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VN's hospital fees to rise next year

Update: November, 23/2015 - 17:29
The Ministry of Health will raise hospital fees in January 2016. — Photo
HA NOI — The Ministry of Health will increase hospital fees in early 2016, instead of December this year, Nguyen Nam Lien, head of the ministry's Department of Planning and Finance, said.

Lien said the Ministry needed more time to improve its software for collecting hospital fees.

"Over the last few weeks, the Ministry has worked with hospitals and decided that the increase in fees should be applied in two separate phases: one starting in early 2016, with those who have signed up for health insurance, and the other starting in mid-2016, with those who do not have a health insurance card. That's why we need to have perfectly working software to avoid all potential mistakes," he said.

The Ministry also hopes that people will have more time to sign up for health insurance.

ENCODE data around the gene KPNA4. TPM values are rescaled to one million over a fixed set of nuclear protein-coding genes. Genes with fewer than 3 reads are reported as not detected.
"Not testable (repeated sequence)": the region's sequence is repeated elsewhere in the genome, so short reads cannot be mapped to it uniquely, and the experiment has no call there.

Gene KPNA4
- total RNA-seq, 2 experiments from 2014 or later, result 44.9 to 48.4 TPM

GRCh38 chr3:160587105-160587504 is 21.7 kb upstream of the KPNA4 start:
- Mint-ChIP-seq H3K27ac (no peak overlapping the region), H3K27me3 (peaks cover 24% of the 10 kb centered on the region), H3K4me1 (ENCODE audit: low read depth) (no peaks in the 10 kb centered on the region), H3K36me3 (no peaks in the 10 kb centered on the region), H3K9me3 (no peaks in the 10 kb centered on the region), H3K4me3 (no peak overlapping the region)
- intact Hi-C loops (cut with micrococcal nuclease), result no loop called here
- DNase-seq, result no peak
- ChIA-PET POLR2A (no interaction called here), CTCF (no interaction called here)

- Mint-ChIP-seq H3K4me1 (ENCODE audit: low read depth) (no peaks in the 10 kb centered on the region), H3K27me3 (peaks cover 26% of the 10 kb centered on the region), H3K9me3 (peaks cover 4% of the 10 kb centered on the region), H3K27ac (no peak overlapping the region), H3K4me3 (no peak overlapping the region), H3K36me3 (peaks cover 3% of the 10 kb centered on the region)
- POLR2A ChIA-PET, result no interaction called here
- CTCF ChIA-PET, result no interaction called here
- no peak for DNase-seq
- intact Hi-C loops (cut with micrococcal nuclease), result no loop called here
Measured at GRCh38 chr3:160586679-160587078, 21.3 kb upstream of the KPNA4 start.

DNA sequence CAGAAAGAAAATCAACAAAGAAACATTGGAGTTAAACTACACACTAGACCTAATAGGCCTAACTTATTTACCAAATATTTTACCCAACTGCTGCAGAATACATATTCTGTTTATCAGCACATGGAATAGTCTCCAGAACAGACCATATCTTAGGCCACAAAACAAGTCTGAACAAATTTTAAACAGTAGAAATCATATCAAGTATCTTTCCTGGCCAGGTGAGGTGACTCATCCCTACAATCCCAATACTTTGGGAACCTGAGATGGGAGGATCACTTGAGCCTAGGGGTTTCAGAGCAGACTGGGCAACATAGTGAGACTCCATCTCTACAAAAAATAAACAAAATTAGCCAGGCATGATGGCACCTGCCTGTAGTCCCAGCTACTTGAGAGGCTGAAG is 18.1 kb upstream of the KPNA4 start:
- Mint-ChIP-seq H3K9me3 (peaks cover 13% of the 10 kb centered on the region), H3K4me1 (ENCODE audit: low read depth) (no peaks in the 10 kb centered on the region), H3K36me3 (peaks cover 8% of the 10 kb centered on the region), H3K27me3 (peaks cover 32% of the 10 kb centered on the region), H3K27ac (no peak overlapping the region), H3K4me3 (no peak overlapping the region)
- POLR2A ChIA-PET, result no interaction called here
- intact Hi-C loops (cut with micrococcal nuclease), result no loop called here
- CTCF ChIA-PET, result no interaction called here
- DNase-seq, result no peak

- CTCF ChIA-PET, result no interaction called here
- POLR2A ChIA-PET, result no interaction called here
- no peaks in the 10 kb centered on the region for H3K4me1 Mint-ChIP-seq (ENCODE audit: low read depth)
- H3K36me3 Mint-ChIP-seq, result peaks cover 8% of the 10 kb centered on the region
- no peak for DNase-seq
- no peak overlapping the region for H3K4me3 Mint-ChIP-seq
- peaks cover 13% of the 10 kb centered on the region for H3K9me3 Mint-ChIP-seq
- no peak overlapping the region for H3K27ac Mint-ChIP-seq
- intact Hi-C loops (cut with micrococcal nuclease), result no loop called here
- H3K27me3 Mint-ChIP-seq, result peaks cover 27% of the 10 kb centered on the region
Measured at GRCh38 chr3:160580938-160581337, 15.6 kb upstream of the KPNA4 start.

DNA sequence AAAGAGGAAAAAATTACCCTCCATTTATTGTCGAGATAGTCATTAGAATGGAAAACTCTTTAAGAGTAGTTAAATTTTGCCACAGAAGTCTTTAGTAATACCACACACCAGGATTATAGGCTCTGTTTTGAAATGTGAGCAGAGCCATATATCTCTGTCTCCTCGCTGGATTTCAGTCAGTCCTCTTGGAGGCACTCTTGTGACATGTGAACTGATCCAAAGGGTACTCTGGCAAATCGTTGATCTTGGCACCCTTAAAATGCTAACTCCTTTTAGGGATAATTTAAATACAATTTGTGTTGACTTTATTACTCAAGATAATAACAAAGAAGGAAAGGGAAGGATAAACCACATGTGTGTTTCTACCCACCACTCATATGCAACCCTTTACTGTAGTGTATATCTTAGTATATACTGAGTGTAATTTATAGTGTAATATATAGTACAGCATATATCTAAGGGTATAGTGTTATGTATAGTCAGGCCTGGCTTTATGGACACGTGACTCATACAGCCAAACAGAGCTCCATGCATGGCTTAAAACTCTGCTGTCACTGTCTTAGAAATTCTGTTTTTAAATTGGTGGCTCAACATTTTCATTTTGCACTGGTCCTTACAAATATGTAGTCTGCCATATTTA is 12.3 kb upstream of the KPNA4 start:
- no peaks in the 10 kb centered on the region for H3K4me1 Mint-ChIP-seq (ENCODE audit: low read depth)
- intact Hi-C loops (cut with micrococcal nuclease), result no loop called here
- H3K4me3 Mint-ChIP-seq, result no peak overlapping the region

With this fee increase, patients will pay two to four times more than they presently do when using healthcare services at state-owned hospitals in Viet Nam.

The hospital fee hike is necessary because all expenses directly related to medical examinations and the treatment of patients as well as various allowances for health workers will now be counted in the rates for some 1,800 medical services available at public hospitals, Pham Luong Son, head of the agency's department for health insurance policy implementation, said.

For example, bed charges at first-class and specialist hospitals will double to VND677,000 (US$30.3) per day in intensive care units and to VND197,000-306,000 (US$8.8-13.7) per day in other wards, Son said.

Similarly, the cost of stomach flushing will rise from the current VND30,000 (US$1.34) to VND106,000 (US$4.75), the official said.

The new pricing scheme will also cover salaries for doctors and wages for other health workers, Lien said.

The hospital fee hike is a burden on people without health insurance, so the Ministry of Health has decided that the new prices will not be applied for uninsured patients until the middle of next year.

Currently, 73 per cent of the country's population is covered by health insurance, which means some 25 million people are having to pay hospital fees on their own.

From now until the middle of 2016, the concerned agencies have been requested to take steps to encourage and support people in getting health insurance. — VNS


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